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Laying out the Kevlar on the shell.

Within the last couple of months, CalSol started the cool process that is shell construction and we are happy to report that we have finished the layups for Impulse’s top and bottom shells !   For the past few weeks members have been out to the station essentially every day working to make this a reality.  Let’s describe the process that went into making it so.

The first step was securing the materials needed for the layup.  This was made possible by donations from our many generous sponsors.   Our molds were constructed by our platinum sponsor, Kreysler & Associates.   They machined the  female shape of the car into EPS foam, saving us an entire step of the shell construction process.  Carbon fiber composes the outside layer of the composite “sandwich.”  Discounted carbon fiber was donated by Hexcel.  Nomex honeycomb forms the inner layer providing a lightweight structural component.  Our honeycomb was donated by Aircraft Spruce.   Duratec, which is sprayed on top of the molds to provide a smooth surface, was donated by RevChem Composites, as well as Polyester EZ Sand Primer.

Applying epoxy to the Kevlar

The foam molds were sanded down to prepare for the Duratec coating.   After getting some of our members fitted with respirators, we began spraying the molds with Duratec Styroshield.  The surface was then coated again with Duratec EZ sand.   Any pits and defects were filled with Bondo and then sanded and polished to obtain a nice smooth surface for the shell.   After this PVA release was applied and release wax.   Once this was completed, it was time for the layup to begin.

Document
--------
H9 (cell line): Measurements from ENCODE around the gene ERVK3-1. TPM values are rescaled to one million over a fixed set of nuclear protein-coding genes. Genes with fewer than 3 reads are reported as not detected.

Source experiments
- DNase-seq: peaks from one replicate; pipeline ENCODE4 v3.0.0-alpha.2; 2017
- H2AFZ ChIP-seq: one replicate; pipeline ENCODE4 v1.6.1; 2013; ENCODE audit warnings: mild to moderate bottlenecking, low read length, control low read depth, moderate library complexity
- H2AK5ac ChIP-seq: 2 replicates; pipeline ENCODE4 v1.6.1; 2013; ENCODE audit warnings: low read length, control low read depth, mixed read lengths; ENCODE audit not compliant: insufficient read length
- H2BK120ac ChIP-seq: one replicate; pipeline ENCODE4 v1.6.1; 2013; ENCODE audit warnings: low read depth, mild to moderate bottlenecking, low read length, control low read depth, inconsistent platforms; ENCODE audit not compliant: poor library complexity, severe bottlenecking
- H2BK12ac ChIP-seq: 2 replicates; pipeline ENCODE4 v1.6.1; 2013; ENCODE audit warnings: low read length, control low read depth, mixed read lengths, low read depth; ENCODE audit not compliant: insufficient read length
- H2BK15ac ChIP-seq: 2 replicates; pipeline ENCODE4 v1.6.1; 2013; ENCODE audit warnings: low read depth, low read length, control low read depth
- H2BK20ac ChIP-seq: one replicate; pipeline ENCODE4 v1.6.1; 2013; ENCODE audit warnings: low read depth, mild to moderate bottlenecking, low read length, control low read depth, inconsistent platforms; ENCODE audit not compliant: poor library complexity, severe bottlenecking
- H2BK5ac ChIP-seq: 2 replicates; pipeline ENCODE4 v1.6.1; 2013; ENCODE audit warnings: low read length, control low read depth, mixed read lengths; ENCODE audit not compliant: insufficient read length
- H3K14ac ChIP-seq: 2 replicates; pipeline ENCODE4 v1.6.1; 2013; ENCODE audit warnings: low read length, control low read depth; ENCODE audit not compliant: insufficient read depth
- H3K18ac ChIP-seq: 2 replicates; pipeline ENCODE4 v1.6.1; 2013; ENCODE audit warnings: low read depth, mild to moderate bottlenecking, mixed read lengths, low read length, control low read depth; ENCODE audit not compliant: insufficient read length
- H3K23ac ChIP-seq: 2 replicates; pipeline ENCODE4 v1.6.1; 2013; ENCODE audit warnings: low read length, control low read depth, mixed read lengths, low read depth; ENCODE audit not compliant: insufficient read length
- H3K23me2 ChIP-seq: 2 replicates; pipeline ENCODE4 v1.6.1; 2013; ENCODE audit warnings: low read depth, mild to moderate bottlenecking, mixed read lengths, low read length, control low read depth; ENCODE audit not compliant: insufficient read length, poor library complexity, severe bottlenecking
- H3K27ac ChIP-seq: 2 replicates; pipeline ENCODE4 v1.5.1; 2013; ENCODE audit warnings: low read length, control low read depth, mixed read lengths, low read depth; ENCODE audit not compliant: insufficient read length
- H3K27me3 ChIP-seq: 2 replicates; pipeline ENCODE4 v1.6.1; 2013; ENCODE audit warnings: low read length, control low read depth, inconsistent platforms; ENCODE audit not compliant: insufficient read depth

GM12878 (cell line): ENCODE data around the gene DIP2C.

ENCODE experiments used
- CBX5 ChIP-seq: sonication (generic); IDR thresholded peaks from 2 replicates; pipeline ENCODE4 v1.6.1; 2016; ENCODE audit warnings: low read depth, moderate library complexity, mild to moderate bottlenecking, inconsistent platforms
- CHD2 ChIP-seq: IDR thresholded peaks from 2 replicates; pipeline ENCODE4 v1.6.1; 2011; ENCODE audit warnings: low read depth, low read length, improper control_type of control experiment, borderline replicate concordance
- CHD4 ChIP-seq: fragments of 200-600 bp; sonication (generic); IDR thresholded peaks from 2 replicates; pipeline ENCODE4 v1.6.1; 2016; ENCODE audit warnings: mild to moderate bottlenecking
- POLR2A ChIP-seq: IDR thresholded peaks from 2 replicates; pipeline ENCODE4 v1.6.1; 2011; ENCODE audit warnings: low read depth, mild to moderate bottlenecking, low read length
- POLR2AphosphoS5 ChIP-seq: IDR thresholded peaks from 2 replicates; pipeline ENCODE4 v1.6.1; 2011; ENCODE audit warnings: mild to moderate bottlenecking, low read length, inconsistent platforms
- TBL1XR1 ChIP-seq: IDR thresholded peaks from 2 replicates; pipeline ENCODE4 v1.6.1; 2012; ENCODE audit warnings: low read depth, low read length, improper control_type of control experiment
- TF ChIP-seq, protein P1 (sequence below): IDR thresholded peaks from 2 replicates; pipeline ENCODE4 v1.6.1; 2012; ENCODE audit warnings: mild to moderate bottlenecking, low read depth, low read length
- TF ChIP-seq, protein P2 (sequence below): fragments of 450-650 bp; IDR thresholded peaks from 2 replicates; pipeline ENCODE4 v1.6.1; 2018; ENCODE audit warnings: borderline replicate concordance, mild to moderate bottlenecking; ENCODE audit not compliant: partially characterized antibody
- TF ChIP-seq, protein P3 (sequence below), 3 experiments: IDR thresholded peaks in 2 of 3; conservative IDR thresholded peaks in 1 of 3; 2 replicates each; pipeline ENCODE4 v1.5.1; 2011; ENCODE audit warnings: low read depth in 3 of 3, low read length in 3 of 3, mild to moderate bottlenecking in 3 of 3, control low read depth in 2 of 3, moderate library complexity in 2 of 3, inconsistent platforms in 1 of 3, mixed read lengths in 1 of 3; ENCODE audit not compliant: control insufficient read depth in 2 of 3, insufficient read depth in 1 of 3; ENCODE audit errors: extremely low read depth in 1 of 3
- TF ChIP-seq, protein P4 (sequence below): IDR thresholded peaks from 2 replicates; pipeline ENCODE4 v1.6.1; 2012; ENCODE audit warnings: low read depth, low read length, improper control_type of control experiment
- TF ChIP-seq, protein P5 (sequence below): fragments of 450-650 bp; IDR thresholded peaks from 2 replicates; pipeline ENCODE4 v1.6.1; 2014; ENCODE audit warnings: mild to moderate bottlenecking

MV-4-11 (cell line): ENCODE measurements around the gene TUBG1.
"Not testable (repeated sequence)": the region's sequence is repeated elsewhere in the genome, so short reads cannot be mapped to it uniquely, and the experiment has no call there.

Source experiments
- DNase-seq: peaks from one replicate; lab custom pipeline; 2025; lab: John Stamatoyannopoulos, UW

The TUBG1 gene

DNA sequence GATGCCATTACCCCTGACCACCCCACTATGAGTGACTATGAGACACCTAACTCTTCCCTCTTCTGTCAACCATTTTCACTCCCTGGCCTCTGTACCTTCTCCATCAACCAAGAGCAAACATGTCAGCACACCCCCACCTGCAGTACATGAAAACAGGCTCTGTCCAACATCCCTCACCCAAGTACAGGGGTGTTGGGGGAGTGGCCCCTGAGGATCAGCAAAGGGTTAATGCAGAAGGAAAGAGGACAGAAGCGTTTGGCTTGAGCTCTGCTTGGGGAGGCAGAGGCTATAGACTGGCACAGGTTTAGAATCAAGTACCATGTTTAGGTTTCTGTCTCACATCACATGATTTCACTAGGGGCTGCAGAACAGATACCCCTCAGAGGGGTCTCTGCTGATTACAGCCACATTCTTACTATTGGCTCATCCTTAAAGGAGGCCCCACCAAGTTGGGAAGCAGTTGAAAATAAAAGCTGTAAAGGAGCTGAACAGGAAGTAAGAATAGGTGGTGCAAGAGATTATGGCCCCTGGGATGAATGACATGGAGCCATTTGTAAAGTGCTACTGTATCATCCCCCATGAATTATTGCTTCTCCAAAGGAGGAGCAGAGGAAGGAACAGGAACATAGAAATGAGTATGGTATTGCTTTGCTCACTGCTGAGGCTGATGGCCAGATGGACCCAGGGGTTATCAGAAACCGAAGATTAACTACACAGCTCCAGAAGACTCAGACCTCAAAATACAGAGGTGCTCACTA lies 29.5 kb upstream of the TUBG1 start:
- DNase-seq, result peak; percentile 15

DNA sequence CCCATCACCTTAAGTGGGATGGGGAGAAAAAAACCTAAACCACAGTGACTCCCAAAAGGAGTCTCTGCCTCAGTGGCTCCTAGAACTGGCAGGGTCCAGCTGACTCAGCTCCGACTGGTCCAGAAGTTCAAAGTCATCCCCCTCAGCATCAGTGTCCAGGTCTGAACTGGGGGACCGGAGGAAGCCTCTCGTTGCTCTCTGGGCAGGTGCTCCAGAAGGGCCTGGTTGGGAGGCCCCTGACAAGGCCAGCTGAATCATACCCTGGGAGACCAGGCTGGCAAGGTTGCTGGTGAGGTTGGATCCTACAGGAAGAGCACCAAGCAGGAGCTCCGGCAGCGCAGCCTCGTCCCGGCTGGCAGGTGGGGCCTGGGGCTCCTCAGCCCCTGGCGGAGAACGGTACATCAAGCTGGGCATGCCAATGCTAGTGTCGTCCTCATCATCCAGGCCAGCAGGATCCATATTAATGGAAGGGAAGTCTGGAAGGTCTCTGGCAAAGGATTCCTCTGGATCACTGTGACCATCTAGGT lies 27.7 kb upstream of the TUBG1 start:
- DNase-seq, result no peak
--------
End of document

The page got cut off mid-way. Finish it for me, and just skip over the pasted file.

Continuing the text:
Our team had done smaller practice layups on smaller parts to attempt to perfect the process, since the layup would have to be done in one go.

All pieces were carefully cut and measured.  Then we broke into three groups.   One would mix epoxy, one would spread the epoxy on the carbon fiber and the remaining group would smoothly lay the fabric on the molds and remove all bubbles.   We used kevlar for the top layer on our top shell to provide additional strength and resistance against electrical conductivity, but the rest uses a carbon fiber, honeycomb, carbon fiber sandwich.

Once the layup is complete, we lay down the release fabric to prevent sticking and breather fabrics to allow air to be removed properly.   The vacuum bag is then sealed and after the vacuum pumps are started the team enjoys a few minutes of silence searching for leaks.   The shell is left in vacuum until the next day allowing the team a few hours of sleep before coming back out to remove the shells from the molds.

After removing the bottom shell, we check out what it will look like when it is assembled.

Although the layups for the top and bottom shells are both complete, a lot of work still remains to inspect and touch up the shells, add the reinforcing panels, cut the fairings, complete the work on the canopy and get the car painted.    But our members are spending many hours out there, sometimes past midnight, completing these tasks.  8 weeks ago we set a goal to display the car at Cal Day and we are working our hardest to meet the goal.  We’ll see you then.

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